03/18/2019 Trand set to take delivery of first Liebherr LG 1750 lattice boom mobile crane in the United States

  • Kansas-based company continues trend of adding first of their kind cranes to fleet
  • Trand’s customers include wind farms, oil producers industrial plants and steel erectors

Trand Inc. is scheduled to take delivery of the first Liebherr LG 1750 in the US on March 22 at the Port of Galveston, Texas. It will take an estimated 52 trucks dispatched from the Port of Galveston to deliver the crane to its final destination.

Members of the Trand and Liebherr team that helped bring the first LG 1750 to the US.

Members of the Trand and Liebherr team that helped bring the first LG 1750 to the US.

Terry and Sandra Arnett established Trand in 1990, starting with nine oilfield rig-up trucks for moving drilling rigs. The company purchased its first hydraulic crane in 1996. Trand added a Liebherr LTM 1750-9.1 to its fleet in 2014 and a second crane of that type in 2015.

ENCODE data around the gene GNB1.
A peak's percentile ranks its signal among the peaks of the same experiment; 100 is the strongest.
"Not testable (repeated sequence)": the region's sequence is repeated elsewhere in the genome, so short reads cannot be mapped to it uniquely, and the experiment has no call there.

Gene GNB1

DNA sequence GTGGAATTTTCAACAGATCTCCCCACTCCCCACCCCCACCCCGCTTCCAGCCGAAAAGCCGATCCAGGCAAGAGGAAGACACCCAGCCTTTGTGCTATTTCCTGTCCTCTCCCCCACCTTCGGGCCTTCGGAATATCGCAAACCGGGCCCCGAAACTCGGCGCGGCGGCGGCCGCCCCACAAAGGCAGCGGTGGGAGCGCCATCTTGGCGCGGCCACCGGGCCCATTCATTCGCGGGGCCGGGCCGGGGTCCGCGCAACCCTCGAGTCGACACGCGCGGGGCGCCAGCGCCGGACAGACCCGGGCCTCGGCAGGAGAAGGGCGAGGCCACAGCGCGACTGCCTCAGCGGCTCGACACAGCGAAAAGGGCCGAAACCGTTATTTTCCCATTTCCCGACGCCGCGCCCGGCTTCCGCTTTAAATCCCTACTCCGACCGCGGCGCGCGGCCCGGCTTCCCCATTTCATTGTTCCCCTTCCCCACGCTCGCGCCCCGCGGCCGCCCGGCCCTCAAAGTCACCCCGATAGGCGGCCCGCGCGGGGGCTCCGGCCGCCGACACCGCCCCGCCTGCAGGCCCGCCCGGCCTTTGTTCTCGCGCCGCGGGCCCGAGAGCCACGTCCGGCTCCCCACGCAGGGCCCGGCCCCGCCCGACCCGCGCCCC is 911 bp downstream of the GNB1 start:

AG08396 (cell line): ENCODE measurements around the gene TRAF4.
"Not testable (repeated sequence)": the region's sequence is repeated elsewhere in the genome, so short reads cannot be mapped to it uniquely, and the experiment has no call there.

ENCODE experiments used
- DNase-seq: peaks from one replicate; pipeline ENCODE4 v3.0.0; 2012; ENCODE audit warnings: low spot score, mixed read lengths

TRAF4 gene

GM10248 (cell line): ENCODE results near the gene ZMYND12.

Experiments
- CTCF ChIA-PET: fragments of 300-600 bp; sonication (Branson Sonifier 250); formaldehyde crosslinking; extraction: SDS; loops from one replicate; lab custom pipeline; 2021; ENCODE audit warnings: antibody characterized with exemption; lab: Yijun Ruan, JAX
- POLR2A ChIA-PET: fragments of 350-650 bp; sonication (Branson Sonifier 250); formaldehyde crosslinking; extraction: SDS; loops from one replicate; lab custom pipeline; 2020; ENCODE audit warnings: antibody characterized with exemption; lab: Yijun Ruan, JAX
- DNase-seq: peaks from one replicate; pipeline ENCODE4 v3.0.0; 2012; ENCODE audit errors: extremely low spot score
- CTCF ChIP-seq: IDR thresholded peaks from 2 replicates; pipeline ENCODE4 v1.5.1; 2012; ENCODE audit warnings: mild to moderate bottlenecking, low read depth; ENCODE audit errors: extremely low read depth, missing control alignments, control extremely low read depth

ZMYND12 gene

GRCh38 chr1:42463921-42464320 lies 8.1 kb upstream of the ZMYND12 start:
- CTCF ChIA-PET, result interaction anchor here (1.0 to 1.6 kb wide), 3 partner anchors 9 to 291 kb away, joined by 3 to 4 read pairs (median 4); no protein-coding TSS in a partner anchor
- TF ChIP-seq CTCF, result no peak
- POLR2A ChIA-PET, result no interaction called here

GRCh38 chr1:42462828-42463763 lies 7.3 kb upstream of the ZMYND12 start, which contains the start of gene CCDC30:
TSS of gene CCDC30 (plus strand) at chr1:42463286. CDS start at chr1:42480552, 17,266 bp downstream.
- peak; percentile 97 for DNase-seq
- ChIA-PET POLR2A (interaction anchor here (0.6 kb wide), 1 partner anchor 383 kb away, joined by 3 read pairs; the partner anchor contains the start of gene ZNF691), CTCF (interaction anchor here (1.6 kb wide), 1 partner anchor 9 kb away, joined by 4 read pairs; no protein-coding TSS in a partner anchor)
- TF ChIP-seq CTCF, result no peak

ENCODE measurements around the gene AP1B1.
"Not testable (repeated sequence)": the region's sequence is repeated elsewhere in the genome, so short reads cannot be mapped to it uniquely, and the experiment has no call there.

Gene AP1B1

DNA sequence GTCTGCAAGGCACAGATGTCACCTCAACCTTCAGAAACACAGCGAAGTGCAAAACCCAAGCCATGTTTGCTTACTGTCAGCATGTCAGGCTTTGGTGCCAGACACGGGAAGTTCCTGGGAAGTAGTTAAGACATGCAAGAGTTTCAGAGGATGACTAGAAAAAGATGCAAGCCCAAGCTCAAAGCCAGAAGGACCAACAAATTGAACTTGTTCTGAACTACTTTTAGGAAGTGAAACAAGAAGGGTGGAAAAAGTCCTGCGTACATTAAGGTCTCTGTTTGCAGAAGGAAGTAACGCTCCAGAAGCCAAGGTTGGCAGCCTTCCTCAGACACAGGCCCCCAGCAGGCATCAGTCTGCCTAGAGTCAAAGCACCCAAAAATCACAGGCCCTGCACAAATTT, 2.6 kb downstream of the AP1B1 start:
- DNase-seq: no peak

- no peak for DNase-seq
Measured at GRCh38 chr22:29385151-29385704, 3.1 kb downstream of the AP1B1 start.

The LG 1750 is widely used in Europe and combines features of Liebherr’s LR and LTM type cranes. The LG 1750 is an 850 US ton class eight axle crane with speed dependent rear steering. It has the mobility of a drivable carrier and the lifting capacity of a crawler crane. The LG 1750 has a 633 foot maximum hoist height, six winches, and variable boom systems.

The LG 1750 is an 8 axle, 850 US ton lattice boom mobile crane, shown here in transport configuration.

The LG 1750 is an 8 axle, 850 US ton lattice boom mobile crane, shown here in transport configuration.

A reinforced main boom is standard equipment. Lifting capacity is maximized due to extension of the superstructure without using a derrick system. Its boom systems are optimized for use by the wind industry. Safety features also are a central element of the crane’s design. The LG 1750 features numerous platforms, handholds and railings, as well as access ladders at all lattice stations.

“Recent engineering modifications to the axle configurations make the LG 1750 much more roadable in the US. And increased turbine height and weight make it a crane that will be productive today and in the future,” said Jim Strobush, Liebherr product manager for crawler cranes.